Mean 10-deg colour matching functions of Stiles and Burch (1959). Primaries at 15500 (645.16), 19000 (526.32) and 22500 (444.44) cm-1 (nm).
CMFs versus wavenumber: from Table 1(5.5.4) of Wyszecki and Stiles (1982).
CMFs versus wavelength: at shorter wavelengths from Table I(5.5.4); but, at longer wavelengths, corrected by Stockman and Sharpe (2000) from the original CMFs (Table 7 of Stiles & Burch, 1959) for rod intrusion (according to the corrections given in Table 8 of Stiles & Burch, 1959) and re-interpolated at 5-nm intervals. See Table 3 of Stockman and Sharpe (2000).
The 10-deg CMFs of Stiles and Burch, like their 2-deg functions, have the advantage over the CIE 2-deg functions in that they were measured directly and thus do not depend on unnecessary photometric assumptions.
The 10-deg CMFs reflect a lower macular pigment density than the 2-deg functions, since macular pigmentation declines with eccentricity. They also reflect a narrowing of the underlying cone spectral sensitivities, since cone outersegments become shorter with increasing eccentricity, thus reducing the axial optical pigment density in the cone outer segment.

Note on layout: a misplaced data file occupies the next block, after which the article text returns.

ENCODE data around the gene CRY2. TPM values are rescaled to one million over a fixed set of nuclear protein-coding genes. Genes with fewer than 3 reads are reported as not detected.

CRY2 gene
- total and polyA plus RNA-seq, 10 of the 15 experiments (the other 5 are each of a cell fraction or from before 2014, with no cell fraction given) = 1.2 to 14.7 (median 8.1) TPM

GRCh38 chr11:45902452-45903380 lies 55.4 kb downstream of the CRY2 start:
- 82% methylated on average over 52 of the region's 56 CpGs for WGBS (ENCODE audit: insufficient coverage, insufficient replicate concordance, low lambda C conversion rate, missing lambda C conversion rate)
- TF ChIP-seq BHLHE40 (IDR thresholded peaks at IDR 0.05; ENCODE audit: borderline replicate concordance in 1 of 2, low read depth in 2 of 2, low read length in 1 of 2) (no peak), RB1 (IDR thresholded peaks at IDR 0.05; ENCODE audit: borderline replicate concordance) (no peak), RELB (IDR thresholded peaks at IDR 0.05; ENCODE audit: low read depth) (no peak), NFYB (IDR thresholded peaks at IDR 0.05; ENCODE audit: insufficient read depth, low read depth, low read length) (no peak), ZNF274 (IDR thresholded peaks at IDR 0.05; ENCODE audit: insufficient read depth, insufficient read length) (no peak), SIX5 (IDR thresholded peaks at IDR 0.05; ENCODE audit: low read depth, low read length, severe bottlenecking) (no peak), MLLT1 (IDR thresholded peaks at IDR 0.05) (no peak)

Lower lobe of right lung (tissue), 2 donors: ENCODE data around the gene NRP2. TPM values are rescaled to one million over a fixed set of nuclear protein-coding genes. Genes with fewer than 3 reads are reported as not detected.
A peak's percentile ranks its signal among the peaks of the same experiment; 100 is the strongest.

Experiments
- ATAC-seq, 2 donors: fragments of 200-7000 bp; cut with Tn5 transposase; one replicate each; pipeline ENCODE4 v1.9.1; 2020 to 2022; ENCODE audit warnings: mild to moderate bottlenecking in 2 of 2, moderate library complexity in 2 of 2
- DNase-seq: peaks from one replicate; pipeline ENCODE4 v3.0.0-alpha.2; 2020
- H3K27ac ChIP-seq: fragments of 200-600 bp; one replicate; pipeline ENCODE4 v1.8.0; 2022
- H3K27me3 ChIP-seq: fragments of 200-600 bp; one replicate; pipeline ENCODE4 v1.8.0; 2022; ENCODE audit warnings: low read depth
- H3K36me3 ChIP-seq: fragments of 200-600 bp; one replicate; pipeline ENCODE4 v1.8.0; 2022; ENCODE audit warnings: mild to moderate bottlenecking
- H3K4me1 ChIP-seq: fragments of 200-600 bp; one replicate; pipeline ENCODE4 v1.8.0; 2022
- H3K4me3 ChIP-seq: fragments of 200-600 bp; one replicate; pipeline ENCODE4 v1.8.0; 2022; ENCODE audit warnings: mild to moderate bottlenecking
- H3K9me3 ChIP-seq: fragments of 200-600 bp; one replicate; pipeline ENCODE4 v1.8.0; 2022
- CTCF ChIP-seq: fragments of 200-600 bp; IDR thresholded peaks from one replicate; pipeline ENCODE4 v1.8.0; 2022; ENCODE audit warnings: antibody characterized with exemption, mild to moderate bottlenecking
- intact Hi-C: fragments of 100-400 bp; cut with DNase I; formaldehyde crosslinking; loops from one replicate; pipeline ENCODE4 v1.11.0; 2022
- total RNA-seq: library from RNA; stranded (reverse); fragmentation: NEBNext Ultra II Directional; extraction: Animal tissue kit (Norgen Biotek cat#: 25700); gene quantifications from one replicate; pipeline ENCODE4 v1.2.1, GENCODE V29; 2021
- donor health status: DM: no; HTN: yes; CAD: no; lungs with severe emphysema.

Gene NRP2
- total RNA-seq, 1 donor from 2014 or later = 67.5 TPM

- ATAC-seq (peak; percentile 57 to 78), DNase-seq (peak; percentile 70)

Stiles, W. S., & Burch, J. M. (1959). NPL colour-matching investigation: Final report. Optica Acta, 6, 1-26.
Stockman, A., & Sharpe, L. T. (2000). Spectral sensitivities of the middle- and long-wavelength sensitive cones derived from measurements in observers of known genotype. Vision Research, 40, 1711-1737.
Wyszecki, G., & Stiles, W. S. (1982). Color Science: concepts and methods, quantitative data and formulae. (2nd ed.). New York: Wiley.